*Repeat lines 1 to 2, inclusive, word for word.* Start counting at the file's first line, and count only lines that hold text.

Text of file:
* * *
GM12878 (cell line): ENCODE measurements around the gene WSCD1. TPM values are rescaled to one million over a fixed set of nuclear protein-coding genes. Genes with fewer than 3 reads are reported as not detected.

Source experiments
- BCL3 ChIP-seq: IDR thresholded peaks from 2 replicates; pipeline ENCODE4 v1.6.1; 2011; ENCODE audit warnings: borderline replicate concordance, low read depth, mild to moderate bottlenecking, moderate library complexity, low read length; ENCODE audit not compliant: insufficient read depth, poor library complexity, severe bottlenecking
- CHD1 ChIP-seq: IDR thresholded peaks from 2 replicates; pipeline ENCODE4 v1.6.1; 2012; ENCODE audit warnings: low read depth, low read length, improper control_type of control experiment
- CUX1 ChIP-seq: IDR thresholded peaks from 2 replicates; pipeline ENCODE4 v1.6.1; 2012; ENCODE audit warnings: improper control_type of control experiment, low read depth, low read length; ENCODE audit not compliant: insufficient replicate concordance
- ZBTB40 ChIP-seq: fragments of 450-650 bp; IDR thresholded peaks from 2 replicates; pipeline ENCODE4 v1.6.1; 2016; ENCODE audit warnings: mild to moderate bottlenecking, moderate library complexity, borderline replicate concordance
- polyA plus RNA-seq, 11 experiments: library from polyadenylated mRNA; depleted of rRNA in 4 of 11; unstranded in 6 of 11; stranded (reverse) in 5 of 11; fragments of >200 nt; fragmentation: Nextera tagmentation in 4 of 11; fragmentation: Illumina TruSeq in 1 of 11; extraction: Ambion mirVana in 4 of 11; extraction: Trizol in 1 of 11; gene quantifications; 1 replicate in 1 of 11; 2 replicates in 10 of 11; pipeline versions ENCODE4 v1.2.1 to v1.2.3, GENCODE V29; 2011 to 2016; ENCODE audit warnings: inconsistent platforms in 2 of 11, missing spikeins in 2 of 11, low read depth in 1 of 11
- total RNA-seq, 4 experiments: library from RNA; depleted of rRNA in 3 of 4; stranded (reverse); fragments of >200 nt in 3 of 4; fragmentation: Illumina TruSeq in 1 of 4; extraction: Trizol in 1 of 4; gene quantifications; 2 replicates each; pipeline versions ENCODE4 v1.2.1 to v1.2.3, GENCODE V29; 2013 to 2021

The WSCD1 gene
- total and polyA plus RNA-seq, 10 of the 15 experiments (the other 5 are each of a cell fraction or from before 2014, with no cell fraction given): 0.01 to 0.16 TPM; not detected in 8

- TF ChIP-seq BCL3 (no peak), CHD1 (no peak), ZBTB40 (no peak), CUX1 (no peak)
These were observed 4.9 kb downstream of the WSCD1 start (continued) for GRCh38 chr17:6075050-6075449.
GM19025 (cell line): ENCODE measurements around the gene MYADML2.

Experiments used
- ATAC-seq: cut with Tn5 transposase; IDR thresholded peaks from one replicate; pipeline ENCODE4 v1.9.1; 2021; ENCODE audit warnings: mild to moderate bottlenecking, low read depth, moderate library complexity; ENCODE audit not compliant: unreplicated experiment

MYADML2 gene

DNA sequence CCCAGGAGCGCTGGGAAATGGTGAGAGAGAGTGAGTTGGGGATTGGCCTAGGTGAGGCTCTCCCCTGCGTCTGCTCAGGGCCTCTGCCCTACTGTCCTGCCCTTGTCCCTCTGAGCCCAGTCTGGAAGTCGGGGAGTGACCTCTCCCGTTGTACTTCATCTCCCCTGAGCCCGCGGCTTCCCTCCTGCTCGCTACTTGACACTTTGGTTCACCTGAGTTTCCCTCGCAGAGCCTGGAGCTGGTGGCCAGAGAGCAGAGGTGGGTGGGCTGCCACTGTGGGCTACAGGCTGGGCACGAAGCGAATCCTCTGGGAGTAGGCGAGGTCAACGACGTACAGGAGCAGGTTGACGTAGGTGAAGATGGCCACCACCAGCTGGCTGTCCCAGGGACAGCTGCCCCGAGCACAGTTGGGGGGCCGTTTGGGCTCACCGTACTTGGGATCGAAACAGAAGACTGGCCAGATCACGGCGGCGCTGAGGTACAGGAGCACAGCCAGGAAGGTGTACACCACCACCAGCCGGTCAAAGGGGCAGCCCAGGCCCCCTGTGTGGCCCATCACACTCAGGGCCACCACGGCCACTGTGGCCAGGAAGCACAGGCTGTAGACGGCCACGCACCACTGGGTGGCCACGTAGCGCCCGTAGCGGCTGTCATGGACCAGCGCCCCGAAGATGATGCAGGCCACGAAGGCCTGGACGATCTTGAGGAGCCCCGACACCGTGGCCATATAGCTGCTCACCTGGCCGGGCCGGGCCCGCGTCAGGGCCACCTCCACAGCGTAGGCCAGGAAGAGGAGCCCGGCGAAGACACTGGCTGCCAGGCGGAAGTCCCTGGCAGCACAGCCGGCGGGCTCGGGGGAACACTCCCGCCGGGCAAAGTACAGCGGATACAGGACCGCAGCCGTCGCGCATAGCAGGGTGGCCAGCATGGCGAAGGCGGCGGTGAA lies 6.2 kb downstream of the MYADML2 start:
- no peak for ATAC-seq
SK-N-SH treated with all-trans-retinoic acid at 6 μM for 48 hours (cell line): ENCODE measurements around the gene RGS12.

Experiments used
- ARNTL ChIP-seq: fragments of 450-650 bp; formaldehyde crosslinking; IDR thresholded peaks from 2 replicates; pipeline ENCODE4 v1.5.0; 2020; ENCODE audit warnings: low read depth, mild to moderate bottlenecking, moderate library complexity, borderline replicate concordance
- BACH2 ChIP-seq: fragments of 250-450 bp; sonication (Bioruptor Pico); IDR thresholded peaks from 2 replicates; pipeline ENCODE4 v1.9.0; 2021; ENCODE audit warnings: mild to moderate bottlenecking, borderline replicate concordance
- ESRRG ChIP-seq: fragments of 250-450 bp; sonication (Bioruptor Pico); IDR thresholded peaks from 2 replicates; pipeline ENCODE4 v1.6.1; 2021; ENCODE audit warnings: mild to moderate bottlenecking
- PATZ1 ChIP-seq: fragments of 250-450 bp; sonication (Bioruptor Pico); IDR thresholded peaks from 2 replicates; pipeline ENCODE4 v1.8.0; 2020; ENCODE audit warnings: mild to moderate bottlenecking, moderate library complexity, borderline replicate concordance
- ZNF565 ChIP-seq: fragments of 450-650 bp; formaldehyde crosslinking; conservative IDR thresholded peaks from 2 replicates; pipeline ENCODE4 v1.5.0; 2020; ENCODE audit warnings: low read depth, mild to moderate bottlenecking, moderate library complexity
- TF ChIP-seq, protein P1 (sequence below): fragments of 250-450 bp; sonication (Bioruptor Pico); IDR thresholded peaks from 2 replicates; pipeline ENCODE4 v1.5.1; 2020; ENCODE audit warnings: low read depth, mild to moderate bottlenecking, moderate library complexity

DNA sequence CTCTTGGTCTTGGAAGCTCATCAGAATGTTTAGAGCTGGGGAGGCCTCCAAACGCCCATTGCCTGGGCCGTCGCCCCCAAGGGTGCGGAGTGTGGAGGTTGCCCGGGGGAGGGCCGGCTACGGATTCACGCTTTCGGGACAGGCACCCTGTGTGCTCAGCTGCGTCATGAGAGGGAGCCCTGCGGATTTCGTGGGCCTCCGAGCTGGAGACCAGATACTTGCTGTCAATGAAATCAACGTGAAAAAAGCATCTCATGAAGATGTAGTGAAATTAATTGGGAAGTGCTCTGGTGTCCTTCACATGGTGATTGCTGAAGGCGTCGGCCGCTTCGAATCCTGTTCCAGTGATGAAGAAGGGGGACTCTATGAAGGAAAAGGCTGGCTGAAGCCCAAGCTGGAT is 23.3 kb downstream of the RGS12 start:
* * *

GM12878 (cell line): ENCODE measurements around the gene WSCD1. TPM values are rescaled to one million over a fixed set of nuclear protein-coding genes. Genes with fewer than 3 reads are reported as not detected.

Source experiments